Professional in Pink, Motorcycles and Running Water: Day 4 at Sukothai Technical College.

If you have ever tried riding a motorcycle wearing a skirt with very little give you will know that it results in well…indecency. For this reason, Mrs. Chan (who I now know… after weeks…as Tanawan) lent me a pair of ¾ lycras and even a ¾ length dress to cover my poor derriere for modesty’s sake again, though it was appropriately adorned with patterns of chaba (hibiscus) flowers. What a palaver.

Professional in PInk. Teacher Chaba, Mr. Chan and Teacher Falong (Mr. Nick)

Professional in PInk.
Teacher Chaba, Mr. Chan and Teacher Falong (Mr. Nick)

This morning was spent in the staffroom of Sukothai Technical College eating, being amused by the matching work uniforms of all of the staff (bright pink, floral shirts- one of the maths teachers was kind enough to lend me one so I didn’t stand out too much), practicing Thai, letter writing and of course munching leftovers. Notice: no teaching. Most of the English teachers have disappeared off the face of the planet… well, at least Sukothai… today. Dr. Suwat is at a meeting in Phitsanulok, Mr. Chan is in Chiang Mai, and Lek is busy with family things the list continues.

Getting started...

Getting started…

At around 1pm we were whisked off to the Chan residence with Mr. Chan, who doesn’t smile in photos in order that he doesn’t look too handsome. He has lent Nick (who has a full and valid driving license) a motorcycle… freedom. This means not having to rely on lifts to go anywhere/ everywhere and being able to explore much more independently. First stop was the post office where I encountered a member of staff who seemed much more interested in the film that was playing behind me than weighing my letters to send off the UK. In fact, when I requested stamps (as opposed to a specially generated exact weight sticker) he looked genuinely appalled.

The Temple beside Sukothai Historical Park.

The Temple beside Sukothai Historical Park.

Next stop was… yet again Sukothai Historical Park (at least the 4th time now), but we didn’t actually go into the park. There is a temple nearby the entrance, which is surrounded by a lake. The locals looked on amused as we sat in direct, scorching sunlight with our freshly sliced, juicy, watermelon. I really appreciate living in the tropics, if only briefly, for the dramatic skies, palm trees and amazing nature. Today was no exception; the catfish in the lake were hungry, but not tricked up to the surface by small stones and the beautiful sky reflected the surroundings above them like a sheet. On the island is one large temple, a couple of smaller ones, a small shrine containing Buddha’s footprint (which is rather large) and a mid sized open sided building made out of wood, bamboo and thatched leaves, which offered some protection from the hot, mid afternoon sun.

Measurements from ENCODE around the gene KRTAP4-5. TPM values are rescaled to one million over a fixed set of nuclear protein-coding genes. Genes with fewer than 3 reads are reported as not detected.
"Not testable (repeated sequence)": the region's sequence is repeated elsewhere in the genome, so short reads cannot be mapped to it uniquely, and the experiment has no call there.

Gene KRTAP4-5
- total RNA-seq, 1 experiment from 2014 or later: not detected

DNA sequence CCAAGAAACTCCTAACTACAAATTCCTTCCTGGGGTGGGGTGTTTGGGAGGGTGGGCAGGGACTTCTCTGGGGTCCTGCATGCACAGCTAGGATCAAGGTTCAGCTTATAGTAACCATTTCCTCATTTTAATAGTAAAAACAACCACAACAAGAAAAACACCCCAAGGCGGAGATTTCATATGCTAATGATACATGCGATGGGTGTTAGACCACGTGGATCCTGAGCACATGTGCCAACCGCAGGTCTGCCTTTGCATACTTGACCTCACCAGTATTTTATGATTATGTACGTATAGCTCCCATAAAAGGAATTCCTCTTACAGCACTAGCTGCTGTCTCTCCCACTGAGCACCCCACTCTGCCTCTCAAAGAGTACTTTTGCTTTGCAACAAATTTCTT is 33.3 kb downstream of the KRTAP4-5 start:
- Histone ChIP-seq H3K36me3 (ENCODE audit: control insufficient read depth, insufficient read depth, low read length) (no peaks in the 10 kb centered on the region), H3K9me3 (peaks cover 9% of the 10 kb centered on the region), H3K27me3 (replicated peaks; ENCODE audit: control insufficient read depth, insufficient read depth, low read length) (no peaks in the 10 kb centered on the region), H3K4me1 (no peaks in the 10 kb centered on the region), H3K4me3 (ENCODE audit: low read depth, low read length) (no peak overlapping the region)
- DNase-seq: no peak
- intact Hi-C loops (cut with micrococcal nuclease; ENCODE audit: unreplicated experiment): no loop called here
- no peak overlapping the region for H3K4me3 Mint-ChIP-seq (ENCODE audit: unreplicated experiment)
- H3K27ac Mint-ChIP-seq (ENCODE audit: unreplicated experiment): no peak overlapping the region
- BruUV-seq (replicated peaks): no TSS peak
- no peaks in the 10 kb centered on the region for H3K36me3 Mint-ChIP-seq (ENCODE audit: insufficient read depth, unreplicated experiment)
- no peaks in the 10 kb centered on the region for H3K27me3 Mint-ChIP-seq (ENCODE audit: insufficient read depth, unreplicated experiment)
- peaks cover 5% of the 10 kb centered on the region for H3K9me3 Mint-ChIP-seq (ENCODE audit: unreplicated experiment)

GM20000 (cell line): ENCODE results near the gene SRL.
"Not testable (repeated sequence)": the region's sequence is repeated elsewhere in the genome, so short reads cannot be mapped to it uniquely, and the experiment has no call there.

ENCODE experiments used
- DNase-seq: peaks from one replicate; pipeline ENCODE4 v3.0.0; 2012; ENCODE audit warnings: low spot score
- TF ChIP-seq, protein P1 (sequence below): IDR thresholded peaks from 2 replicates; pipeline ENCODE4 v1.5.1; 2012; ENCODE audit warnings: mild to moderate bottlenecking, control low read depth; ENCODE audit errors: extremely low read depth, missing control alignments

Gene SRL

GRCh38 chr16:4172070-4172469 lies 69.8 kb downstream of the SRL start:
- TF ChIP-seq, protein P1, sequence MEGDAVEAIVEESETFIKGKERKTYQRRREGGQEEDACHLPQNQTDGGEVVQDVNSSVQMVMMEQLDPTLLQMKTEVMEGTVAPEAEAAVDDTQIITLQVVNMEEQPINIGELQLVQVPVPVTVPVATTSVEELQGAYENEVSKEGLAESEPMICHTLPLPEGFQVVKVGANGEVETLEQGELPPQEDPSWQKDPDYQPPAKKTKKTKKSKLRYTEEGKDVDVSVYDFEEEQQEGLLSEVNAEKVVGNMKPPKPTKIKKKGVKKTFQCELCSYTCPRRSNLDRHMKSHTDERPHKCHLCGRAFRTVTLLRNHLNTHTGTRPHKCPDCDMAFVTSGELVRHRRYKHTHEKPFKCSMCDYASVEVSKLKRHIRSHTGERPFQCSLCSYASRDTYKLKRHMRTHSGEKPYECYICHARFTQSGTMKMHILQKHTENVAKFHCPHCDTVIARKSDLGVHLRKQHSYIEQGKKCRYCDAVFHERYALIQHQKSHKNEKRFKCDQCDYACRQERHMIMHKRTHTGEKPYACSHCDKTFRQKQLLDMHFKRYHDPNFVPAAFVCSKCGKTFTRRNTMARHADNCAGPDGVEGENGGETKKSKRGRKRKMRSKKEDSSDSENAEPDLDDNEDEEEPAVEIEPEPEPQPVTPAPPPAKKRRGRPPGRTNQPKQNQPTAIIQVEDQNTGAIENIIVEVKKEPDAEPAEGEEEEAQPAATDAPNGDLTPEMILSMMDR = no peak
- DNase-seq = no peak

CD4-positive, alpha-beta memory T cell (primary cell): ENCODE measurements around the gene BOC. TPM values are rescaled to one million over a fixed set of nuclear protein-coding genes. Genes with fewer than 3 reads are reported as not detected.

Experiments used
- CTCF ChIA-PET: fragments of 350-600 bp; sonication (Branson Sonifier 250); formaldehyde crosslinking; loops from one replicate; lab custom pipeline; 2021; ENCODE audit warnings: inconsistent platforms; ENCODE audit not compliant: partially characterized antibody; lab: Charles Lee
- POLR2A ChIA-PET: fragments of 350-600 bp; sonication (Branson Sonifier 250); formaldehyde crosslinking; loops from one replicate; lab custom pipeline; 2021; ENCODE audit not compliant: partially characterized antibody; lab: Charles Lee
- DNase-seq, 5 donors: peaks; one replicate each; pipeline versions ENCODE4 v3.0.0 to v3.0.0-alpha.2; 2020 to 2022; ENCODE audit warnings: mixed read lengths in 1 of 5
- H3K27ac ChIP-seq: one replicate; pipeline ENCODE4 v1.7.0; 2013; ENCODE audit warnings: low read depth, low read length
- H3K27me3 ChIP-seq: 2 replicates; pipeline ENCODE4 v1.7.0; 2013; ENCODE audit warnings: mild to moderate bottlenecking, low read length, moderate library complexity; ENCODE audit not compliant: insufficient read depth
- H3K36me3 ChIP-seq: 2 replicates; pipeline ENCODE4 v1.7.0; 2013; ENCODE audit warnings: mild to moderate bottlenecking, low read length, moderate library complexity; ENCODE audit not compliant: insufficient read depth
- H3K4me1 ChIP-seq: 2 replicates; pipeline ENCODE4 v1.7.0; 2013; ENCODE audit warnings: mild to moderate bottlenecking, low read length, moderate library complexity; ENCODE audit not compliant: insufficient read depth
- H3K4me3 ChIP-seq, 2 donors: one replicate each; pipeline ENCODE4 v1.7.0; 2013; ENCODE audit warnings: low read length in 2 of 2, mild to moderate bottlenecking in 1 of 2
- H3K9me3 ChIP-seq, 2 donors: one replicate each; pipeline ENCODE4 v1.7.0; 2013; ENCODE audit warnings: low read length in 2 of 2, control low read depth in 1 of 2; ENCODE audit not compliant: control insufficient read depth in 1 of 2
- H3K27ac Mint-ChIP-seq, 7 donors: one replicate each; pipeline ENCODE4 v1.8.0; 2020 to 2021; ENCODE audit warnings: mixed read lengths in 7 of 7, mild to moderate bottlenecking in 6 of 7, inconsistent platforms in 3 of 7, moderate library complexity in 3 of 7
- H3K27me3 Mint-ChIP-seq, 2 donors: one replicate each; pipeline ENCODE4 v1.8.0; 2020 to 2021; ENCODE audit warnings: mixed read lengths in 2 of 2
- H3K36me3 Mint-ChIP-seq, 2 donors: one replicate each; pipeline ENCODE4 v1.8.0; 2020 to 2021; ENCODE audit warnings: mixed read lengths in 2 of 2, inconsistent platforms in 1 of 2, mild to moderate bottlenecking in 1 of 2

The View from the Sheltered Hut.

The View from the Sheltered Hut.

Closed!

Closed!

Going to the public pool in Sukothai near the bus station has become a bit of an afternoon fix. Many of the houses surrounding the college have had no running water for almost 2 weeks, so a dip in a refreshingly cool pool and a shower afterwards are welcomed with open arms. On arrival we were met by a large ‘closed’ sign, which enticed us into speak to the owner who said it wouldn’t be open again until tomorrow morning because it was being cleaned. The water was still and lovely, tempting, but it was not the time unfortunately. Ice tea, however, provided a distraction. Though the ice tea place that we had initially been planning to go to was closed it led us into the jaws, rather the entrance of Sukothai Buddha Park which is situated right beside the river. It is very impressive with lots of beautiful flowers, a couple of small temples and an enormous, rather unusual one which provides shelter for a number of large, golden statues of Buddha in various positions; sitting, standing, lying and (being Sukothai) walking.

Sukothai Buddha Park

Sukothai Buddha Park

A small ice tea joint provided us with a refreshing drink, a little wooden bench that became a prime spot to watch the world go by. Pick up trucks filled with novices in their orange gowns, songtaos (minibuses with no windows) ferrying large numbers of children back from a long day at school, a large farang man on a Harley Davidson who looked rather out of place, children walking by holding the finger of an older relative, cars with blacked out windows concealing mysteries within. As the blanket of night slowly descended we headed home.

Tropical Nature.

Tropical Nature.

“Do you hear that?” punctuated by whoops from downstairs indicated a dramatic change of some sort. I listened intently and heard the faint trickle of running water. The possibilities. Showers, washing dishes… cooking, all sorts. This was to be the first meal I had cooked all week; partly because of the generosity of the other teachers but also because cooking with dirty pots and pans (and no water) can prove to be rather un-delightful. Even spreading butter with a knife that hasn’t been touched in a while can result in an ant filled piece of bread. After a quick jaunt on the motorcycle to Big C (a nearby supermarket) dinner preparations were well underway. Fresh egg noodles with pumpkin, broccoli, carrot, peanuts and onions as well as black pepper and soy sauce seasoning. It was rather satisfying to have a home cooked meal, in truth I rather enjoy the taste of my own cooking, there is some comfort in knowing that I have chosen everything that goes into it. Aroy Mak Mak (very tasty indeed).